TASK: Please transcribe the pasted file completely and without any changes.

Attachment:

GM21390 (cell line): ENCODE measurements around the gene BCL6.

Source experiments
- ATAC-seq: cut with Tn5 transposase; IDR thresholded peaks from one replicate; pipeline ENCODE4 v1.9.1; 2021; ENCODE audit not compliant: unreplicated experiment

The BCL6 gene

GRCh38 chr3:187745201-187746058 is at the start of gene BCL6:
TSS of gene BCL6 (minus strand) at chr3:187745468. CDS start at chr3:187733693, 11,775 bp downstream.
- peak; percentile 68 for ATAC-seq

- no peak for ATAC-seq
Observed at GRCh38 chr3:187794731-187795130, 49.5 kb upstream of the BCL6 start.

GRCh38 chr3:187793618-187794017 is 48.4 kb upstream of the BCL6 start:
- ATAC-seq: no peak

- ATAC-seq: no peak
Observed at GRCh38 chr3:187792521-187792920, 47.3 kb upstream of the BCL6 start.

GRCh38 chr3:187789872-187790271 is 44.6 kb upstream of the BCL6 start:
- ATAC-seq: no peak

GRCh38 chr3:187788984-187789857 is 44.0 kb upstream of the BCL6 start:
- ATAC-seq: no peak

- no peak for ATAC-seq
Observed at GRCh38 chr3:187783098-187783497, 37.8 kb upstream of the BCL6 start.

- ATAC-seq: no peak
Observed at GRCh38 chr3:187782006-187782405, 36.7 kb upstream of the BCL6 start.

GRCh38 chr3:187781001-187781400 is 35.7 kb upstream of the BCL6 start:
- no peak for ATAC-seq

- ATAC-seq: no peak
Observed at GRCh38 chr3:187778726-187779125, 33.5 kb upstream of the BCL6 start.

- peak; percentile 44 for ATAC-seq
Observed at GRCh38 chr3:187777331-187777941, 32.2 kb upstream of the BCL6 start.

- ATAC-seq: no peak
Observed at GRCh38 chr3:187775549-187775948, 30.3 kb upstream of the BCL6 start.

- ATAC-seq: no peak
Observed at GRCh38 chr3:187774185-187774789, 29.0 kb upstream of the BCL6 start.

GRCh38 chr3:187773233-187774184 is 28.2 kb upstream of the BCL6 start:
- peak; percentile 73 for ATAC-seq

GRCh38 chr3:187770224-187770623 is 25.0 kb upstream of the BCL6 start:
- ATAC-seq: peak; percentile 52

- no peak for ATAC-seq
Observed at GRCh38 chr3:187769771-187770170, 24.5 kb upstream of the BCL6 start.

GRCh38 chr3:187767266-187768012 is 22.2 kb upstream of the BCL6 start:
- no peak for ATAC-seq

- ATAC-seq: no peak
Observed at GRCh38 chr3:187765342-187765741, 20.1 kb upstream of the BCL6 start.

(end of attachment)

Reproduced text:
GM21390 (cell line): ENCODE measurements around the gene BCL6.

Source experiments
- ATAC-seq: cut with Tn5 transposase; IDR thresholded peaks from one replicate; pipeline ENCODE4 v1.9.1; 2021; ENCODE audit not compliant: unreplicated experiment

The BCL6 gene

GRCh38 chr3:187745201-187746058 is at the start of gene BCL6:
TSS of gene BCL6 (minus strand) at chr3:187745468. CDS start at chr3:187733693, 11,775 bp downstream.
- peak; percentile 68 for ATAC-seq

- no peak for ATAC-seq
Observed at GRCh38 chr3:187794731-187795130, 49.5 kb upstream of the BCL6 start.

GRCh38 chr3:187793618-187794017 is 48.4 kb upstream of the BCL6 start:
- ATAC-seq: no peak

- ATAC-seq: no peak
Observed at GRCh38 chr3:187792521-187792920, 47.3 kb upstream of the BCL6 start.

GRCh38 chr3:187789872-187790271 is 44.6 kb upstream of the BCL6 start:
- ATAC-seq: no peak

GRCh38 chr3:187788984-187789857 is 44.0 kb upstream of the BCL6 start:
- ATAC-seq: no peak

- no peak for ATAC-seq
Observed at GRCh38 chr3:187783098-187783497, 37.8 kb upstream of the BCL6 start.

- ATAC-seq: no peak
Observed at GRCh38 chr3:187782006-187782405, 36.7 kb upstream of the BCL6 start.

GRCh38 chr3:187781001-187781400 is 35.7 kb upstream of the BCL6 start:
- no peak for ATAC-seq

- ATAC-seq: no peak
Observed at GRCh38 chr3:187778726-187779125, 33.5 kb upstream of the BCL6 start.

- peak; percentile 44 for ATAC-seq
Observed at GRCh38 chr3:187777331-187777941, 32.2 kb upstream of the BCL6 start.

- ATAC-seq: no peak
Observed at GRCh38 chr3:187775549-187775948, 30.3 kb upstream of the BCL6 start.

- ATAC-seq: no peak
Observed at GRCh38 chr3:187774185-187774789, 29.0 kb upstream of the BCL6 start.

GRCh38 chr3:187773233-187774184 is 28.2 kb upstream of the BCL6 start:
- peak; percentile 73 for ATAC-seq

GRCh38 chr3:187770224-187770623 is 25.0 kb upstream of the BCL6 start:
- ATAC-seq: peak; percentile 52

- no peak for ATAC-seq
Observed at GRCh38 chr3:187769771-187770170, 24.5 kb upstream of the BCL6 start.

GRCh38 chr3:187767266-187768012 is 22.2 kb upstream of the BCL6 start:
- no peak for ATAC-seq

- ATAC-seq: no peak
Observed at GRCh38 chr3:187765342-187765741, 20.1 kb upstream of the BCL6 start.